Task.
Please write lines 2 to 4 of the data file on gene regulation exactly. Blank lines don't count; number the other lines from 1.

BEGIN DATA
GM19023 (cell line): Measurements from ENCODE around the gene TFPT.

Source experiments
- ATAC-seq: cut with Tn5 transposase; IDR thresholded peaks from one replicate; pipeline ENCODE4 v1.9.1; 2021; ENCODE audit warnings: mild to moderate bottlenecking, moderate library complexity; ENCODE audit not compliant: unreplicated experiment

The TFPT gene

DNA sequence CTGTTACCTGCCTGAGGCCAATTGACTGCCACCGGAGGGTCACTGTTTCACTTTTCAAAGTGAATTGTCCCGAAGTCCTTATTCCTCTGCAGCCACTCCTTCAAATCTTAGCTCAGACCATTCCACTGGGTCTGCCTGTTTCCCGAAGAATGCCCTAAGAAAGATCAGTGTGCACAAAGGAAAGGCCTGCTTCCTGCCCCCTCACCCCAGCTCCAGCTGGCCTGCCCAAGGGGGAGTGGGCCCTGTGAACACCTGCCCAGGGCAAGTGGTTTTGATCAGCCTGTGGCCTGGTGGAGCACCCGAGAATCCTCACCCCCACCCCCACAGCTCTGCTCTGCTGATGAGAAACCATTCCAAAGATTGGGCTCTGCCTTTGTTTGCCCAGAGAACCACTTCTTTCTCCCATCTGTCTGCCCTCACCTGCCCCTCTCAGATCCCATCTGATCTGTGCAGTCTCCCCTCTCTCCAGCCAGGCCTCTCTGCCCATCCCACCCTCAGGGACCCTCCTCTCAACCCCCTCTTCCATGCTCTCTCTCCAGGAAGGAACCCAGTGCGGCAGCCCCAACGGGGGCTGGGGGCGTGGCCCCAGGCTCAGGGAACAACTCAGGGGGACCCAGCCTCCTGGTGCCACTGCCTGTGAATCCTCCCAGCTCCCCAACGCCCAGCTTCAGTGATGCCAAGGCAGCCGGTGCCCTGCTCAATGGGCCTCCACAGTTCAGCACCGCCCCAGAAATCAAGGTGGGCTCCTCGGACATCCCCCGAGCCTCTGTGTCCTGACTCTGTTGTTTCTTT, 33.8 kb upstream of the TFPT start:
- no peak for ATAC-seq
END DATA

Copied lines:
Source experiments
- ATAC-seq: cut with Tn5 transposase; IDR thresholded peaks from one replicate; pipeline ENCODE4 v1.9.1; 2021; ENCODE audit warnings: mild to moderate bottlenecking, moderate library complexity; ENCODE audit not compliant: unreplicated experiment

The TFPT gene